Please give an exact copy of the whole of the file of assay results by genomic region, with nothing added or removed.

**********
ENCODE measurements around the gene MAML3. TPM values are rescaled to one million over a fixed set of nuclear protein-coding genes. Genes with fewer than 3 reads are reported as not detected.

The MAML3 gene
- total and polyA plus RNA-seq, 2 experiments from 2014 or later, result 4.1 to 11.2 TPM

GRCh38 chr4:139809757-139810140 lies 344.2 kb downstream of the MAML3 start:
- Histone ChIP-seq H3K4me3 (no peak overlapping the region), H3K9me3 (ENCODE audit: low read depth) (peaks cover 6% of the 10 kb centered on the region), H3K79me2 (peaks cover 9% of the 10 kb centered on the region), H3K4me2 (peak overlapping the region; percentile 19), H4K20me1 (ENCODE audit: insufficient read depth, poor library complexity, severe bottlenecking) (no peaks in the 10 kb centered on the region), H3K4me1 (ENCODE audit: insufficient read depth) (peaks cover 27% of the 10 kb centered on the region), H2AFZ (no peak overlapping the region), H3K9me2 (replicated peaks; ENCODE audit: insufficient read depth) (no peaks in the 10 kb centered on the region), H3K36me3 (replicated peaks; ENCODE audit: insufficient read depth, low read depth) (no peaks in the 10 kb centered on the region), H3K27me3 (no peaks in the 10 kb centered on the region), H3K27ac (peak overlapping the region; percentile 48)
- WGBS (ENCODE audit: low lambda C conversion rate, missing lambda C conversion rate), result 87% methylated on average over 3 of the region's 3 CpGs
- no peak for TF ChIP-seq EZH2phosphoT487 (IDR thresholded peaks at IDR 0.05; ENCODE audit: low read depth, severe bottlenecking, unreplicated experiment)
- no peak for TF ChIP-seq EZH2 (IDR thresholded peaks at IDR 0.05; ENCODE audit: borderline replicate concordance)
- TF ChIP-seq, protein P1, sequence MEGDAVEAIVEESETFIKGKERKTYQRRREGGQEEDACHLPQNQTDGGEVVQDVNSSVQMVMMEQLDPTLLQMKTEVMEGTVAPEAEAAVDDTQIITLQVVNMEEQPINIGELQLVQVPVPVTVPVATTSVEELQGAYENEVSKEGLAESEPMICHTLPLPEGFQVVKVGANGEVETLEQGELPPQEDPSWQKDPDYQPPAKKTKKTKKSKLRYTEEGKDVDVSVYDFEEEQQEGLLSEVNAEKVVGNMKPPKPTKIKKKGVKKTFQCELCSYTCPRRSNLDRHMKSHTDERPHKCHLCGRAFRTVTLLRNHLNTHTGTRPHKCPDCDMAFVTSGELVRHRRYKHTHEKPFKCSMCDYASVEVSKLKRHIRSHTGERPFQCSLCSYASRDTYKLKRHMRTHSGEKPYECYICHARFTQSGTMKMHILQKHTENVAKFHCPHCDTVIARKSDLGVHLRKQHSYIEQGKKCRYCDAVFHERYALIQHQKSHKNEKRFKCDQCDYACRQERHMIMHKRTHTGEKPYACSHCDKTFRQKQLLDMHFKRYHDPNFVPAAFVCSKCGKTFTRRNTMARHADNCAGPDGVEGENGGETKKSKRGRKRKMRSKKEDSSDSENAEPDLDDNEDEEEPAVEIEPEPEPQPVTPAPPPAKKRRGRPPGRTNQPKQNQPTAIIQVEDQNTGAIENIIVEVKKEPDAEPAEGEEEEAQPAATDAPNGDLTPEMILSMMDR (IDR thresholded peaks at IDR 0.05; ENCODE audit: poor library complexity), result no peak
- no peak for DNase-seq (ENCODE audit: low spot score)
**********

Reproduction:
ENCODE measurements around the gene MAML3. TPM values are rescaled to one million over a fixed set of nuclear protein-coding genes. Genes with fewer than 3 reads are reported as not detected.

The MAML3 gene
- total and polyA plus RNA-seq, 2 experiments from 2014 or later, result 4.1 to 11.2 TPM

GRCh38 chr4:139809757-139810140 lies 344.2 kb downstream of the MAML3 start:
- Histone ChIP-seq H3K4me3 (no peak overlapping the region), H3K9me3 (ENCODE audit: low read depth) (peaks cover 6% of the 10 kb centered on the region), H3K79me2 (peaks cover 9% of the 10 kb centered on the region), H3K4me2 (peak overlapping the region; percentile 19), H4K20me1 (ENCODE audit: insufficient read depth, poor library complexity, severe bottlenecking) (no peaks in the 10 kb centered on the region), H3K4me1 (ENCODE audit: insufficient read depth) (peaks cover 27% of the 10 kb centered on the region), H2AFZ (no peak overlapping the region), H3K9me2 (replicated peaks; ENCODE audit: insufficient read depth) (no peaks in the 10 kb centered on the region), H3K36me3 (replicated peaks; ENCODE audit: insufficient read depth, low read depth) (no peaks in the 10 kb centered on the region), H3K27me3 (no peaks in the 10 kb centered on the region), H3K27ac (peak overlapping the region; percentile 48)
- WGBS (ENCODE audit: low lambda C conversion rate, missing lambda C conversion rate), result 87% methylated on average over 3 of the region's 3 CpGs
- no peak for TF ChIP-seq EZH2phosphoT487 (IDR thresholded peaks at IDR 0.05; ENCODE audit: low read depth, severe bottlenecking, unreplicated experiment)
- no peak for TF ChIP-seq EZH2 (IDR thresholded peaks at IDR 0.05; ENCODE audit: borderline replicate concordance)
- TF ChIP-seq, protein P1, sequence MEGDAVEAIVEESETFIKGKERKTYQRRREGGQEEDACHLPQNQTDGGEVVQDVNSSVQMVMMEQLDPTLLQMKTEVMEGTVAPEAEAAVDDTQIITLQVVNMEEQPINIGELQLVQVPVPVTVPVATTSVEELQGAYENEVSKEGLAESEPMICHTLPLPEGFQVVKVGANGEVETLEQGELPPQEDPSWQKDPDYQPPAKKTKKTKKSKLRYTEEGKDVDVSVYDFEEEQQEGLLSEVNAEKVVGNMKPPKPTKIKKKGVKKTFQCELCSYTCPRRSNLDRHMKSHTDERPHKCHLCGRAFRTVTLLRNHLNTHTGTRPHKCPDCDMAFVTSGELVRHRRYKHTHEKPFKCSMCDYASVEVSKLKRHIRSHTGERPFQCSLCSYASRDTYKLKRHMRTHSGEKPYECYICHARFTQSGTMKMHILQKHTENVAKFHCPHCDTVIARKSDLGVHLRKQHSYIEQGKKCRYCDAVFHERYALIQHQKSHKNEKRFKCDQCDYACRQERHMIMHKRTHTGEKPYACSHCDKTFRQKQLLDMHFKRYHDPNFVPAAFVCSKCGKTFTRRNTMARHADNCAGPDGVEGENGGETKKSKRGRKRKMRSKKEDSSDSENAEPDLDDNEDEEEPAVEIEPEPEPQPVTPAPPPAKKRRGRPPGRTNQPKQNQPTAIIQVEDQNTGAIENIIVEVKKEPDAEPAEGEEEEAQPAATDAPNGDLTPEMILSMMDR (IDR thresholded peaks at IDR 0.05; ENCODE audit: poor library complexity), result no peak
- no peak for DNase-seq (ENCODE audit: low spot score)